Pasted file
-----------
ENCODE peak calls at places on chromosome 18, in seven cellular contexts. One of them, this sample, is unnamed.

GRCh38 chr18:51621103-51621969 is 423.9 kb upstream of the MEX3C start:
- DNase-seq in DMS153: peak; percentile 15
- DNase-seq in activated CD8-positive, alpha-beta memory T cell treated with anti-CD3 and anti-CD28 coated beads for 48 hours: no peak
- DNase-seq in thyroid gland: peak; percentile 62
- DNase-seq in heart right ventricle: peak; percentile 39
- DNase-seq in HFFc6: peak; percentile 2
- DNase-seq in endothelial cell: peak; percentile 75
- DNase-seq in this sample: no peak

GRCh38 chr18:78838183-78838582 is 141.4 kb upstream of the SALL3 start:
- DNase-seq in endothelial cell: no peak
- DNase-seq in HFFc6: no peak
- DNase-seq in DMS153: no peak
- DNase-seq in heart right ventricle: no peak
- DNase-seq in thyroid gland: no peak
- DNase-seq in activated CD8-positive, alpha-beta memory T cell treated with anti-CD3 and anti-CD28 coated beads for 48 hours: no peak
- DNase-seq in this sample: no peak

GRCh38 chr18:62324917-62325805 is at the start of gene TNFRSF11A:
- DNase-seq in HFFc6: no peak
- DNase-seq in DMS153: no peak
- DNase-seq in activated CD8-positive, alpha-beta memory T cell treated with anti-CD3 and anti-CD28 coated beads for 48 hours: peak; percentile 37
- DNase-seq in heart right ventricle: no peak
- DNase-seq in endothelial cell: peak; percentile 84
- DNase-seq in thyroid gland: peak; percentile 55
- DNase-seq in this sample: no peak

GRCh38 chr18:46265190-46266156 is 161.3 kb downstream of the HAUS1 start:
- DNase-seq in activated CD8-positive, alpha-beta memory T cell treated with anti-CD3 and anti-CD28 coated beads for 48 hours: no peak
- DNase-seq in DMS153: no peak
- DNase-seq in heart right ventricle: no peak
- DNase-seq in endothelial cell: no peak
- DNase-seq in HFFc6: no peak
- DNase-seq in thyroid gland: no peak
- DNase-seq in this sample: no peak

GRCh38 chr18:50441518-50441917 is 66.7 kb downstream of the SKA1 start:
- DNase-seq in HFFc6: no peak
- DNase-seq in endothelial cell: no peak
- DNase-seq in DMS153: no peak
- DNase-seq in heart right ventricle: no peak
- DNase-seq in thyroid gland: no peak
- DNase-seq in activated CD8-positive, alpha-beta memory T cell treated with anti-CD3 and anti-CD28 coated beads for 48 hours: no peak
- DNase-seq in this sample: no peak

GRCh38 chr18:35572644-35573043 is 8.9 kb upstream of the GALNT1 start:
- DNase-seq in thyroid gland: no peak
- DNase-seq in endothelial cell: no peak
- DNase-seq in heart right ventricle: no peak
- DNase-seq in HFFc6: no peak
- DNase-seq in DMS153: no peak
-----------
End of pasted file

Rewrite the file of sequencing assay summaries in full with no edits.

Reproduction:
ENCODE peak calls at places on chromosome 18, in seven cellular contexts. One of them, this sample, is unnamed.

GRCh38 chr18:51621103-51621969 is 423.9 kb upstream of the MEX3C start:
- DNase-seq in DMS153: peak; percentile 15
- DNase-seq in activated CD8-positive, alpha-beta memory T cell treated with anti-CD3 and anti-CD28 coated beads for 48 hours: no peak
- DNase-seq in thyroid gland: peak; percentile 62
- DNase-seq in heart right ventricle: peak; percentile 39
- DNase-seq in HFFc6: peak; percentile 2
- DNase-seq in endothelial cell: peak; percentile 75
- DNase-seq in this sample: no peak

GRCh38 chr18:78838183-78838582 is 141.4 kb upstream of the SALL3 start:
- DNase-seq in endothelial cell: no peak
- DNase-seq in HFFc6: no peak
- DNase-seq in DMS153: no peak
- DNase-seq in heart right ventricle: no peak
- DNase-seq in thyroid gland: no peak
- DNase-seq in activated CD8-positive, alpha-beta memory T cell treated with anti-CD3 and anti-CD28 coated beads for 48 hours: no peak
- DNase-seq in this sample: no peak

GRCh38 chr18:62324917-62325805 is at the start of gene TNFRSF11A:
- DNase-seq in HFFc6: no peak
- DNase-seq in DMS153: no peak
- DNase-seq in activated CD8-positive, alpha-beta memory T cell treated with anti-CD3 and anti-CD28 coated beads for 48 hours: peak; percentile 37
- DNase-seq in heart right ventricle: no peak
- DNase-seq in endothelial cell: peak; percentile 84
- DNase-seq in thyroid gland: peak; percentile 55
- DNase-seq in this sample: no peak

GRCh38 chr18:46265190-46266156 is 161.3 kb downstream of the HAUS1 start:
- DNase-seq in activated CD8-positive, alpha-beta memory T cell treated with anti-CD3 and anti-CD28 coated beads for 48 hours: no peak
- DNase-seq in DMS153: no peak
- DNase-seq in heart right ventricle: no peak
- DNase-seq in endothelial cell: no peak
- DNase-seq in HFFc6: no peak
- DNase-seq in thyroid gland: no peak
- DNase-seq in this sample: no peak

GRCh38 chr18:50441518-50441917 is 66.7 kb downstream of the SKA1 start:
- DNase-seq in HFFc6: no peak
- DNase-seq in endothelial cell: no peak
- DNase-seq in DMS153: no peak
- DNase-seq in heart right ventricle: no peak
- DNase-seq in thyroid gland: no peak
- DNase-seq in activated CD8-positive, alpha-beta memory T cell treated with anti-CD3 and anti-CD28 coated beads for 48 hours: no peak
- DNase-seq in this sample: no peak

GRCh38 chr18:35572644-35573043 is 8.9 kb upstream of the GALNT1 start:
- DNase-seq in thyroid gland: no peak
- DNase-seq in endothelial cell: no peak
- DNase-seq in heart right ventricle: no peak
- DNase-seq in HFFc6: no peak
- DNase-seq in DMS153: no peak